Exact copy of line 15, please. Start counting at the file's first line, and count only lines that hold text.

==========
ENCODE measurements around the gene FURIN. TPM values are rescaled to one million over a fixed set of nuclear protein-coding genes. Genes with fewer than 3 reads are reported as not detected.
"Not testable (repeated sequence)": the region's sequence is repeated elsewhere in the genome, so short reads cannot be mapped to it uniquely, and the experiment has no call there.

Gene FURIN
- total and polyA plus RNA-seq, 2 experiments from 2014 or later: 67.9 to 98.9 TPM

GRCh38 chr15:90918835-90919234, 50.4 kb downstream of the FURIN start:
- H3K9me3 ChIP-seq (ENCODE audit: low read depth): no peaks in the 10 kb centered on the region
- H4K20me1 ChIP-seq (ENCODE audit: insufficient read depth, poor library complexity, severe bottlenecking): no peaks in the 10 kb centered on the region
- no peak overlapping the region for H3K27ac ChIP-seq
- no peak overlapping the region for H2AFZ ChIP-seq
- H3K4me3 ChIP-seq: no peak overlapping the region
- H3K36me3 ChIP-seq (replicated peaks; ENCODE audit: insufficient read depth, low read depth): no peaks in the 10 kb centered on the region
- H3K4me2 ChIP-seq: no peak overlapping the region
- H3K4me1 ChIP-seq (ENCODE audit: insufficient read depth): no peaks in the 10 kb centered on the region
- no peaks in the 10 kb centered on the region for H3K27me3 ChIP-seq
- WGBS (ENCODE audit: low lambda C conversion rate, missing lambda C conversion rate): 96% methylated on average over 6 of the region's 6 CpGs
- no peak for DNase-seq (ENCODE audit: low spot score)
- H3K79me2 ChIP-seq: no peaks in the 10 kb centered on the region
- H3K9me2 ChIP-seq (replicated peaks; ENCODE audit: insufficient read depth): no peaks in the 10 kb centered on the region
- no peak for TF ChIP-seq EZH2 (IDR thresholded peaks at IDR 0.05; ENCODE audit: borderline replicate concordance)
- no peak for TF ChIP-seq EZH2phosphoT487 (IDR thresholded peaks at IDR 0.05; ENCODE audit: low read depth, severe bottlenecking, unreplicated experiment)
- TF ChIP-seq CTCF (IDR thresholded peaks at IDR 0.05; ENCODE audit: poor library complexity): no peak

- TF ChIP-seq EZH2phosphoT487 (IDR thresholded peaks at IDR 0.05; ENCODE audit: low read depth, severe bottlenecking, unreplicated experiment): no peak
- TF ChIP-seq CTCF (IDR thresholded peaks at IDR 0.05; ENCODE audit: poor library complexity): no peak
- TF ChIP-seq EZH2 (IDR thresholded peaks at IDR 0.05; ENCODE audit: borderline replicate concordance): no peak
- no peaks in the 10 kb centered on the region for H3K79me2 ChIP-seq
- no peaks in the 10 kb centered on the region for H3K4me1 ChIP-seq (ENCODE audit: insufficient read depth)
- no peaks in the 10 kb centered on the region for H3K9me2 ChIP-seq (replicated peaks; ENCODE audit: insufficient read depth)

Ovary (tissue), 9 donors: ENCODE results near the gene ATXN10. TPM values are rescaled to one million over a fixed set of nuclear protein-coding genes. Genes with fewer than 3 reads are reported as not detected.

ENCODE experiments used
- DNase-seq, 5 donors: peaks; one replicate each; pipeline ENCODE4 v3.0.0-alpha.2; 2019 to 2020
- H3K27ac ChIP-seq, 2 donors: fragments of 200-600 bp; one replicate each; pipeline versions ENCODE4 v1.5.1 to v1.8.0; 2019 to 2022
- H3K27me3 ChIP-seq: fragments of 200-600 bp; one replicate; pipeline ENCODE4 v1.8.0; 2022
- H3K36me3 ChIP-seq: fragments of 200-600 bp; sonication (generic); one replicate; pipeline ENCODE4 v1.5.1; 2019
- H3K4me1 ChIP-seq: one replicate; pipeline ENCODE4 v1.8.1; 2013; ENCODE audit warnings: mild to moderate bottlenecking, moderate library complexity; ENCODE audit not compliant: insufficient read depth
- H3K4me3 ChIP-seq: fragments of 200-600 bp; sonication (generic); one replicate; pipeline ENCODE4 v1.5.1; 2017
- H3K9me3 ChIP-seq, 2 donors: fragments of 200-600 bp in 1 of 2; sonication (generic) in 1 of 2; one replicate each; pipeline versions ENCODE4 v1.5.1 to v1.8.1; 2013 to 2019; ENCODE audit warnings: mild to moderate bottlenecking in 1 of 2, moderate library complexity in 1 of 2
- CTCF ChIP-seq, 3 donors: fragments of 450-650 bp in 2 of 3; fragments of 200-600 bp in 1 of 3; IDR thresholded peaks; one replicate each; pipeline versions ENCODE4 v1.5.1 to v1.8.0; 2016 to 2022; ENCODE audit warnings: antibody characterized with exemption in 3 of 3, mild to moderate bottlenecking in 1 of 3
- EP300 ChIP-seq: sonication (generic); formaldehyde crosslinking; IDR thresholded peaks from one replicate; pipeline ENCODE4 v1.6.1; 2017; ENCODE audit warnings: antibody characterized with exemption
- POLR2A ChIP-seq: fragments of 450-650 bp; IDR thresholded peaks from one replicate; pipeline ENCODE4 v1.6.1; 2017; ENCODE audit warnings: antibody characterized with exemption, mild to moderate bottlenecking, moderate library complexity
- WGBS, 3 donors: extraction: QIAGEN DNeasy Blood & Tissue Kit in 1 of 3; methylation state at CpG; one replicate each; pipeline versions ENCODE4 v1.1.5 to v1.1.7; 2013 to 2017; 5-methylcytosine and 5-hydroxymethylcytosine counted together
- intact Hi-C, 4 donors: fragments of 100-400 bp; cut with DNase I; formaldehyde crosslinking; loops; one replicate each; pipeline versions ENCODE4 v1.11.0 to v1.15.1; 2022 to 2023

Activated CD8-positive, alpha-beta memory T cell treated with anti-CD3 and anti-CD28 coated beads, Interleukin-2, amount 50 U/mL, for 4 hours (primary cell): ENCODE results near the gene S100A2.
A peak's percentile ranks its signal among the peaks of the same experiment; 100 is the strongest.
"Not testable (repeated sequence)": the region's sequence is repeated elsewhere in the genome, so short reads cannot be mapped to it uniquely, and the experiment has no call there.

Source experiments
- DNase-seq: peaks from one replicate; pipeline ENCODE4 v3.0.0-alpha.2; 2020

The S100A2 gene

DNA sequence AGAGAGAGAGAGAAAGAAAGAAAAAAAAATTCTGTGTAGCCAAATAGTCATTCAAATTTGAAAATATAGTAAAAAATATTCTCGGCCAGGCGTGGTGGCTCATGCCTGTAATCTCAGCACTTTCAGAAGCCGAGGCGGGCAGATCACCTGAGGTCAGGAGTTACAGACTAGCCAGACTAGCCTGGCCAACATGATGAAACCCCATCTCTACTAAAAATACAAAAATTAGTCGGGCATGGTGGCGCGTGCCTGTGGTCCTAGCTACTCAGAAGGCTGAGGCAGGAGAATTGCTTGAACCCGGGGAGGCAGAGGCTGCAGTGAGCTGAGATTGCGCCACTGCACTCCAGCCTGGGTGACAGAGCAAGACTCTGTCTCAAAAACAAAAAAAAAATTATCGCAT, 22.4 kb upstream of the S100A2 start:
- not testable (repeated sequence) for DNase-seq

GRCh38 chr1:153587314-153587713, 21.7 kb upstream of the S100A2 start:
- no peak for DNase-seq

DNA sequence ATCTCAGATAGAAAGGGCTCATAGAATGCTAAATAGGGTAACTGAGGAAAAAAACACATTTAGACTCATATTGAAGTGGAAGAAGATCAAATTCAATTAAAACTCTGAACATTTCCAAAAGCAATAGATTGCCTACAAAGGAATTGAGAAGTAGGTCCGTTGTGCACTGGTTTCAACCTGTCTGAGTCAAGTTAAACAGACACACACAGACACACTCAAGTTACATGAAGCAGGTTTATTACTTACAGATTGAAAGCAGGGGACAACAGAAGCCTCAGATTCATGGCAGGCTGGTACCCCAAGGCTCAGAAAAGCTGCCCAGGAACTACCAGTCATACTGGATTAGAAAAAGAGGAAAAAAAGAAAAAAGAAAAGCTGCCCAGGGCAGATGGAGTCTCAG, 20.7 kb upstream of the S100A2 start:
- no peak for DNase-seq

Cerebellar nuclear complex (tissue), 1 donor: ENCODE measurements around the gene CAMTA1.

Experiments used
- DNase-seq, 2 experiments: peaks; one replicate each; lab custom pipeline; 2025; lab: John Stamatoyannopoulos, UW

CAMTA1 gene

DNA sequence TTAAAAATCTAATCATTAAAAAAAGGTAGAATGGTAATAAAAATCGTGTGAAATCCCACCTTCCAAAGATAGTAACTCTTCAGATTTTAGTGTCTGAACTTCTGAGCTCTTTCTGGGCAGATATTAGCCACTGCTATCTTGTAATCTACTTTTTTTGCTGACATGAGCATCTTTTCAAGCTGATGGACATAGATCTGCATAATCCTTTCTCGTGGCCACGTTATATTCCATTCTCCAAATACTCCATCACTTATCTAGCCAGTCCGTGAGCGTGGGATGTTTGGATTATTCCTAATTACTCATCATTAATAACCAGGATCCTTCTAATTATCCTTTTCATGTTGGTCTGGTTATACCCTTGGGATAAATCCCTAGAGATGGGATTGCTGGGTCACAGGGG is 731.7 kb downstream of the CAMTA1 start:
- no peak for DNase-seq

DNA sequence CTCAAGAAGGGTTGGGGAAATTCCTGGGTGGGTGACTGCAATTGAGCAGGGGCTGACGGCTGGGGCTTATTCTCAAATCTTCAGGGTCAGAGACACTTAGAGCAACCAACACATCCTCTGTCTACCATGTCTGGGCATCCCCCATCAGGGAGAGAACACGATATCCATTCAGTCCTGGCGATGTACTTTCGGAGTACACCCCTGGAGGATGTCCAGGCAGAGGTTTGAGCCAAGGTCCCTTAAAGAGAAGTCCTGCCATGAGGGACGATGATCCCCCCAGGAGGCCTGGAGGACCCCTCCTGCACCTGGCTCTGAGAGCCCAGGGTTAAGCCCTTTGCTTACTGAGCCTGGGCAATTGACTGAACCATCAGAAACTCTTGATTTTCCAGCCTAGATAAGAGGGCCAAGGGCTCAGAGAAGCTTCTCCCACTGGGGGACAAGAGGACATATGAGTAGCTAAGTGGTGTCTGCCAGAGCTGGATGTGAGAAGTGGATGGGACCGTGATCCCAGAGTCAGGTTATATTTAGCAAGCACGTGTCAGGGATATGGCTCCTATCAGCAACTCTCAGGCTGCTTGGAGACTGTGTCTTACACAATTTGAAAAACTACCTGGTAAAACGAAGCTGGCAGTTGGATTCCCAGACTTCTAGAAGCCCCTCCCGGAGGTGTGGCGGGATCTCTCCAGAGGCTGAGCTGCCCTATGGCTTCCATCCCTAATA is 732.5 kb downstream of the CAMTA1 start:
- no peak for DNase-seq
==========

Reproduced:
- WGBS (ENCODE audit: low lambda C conversion rate, missing lambda C conversion rate): 96% methylated on average over 6 of the region's 6 CpGs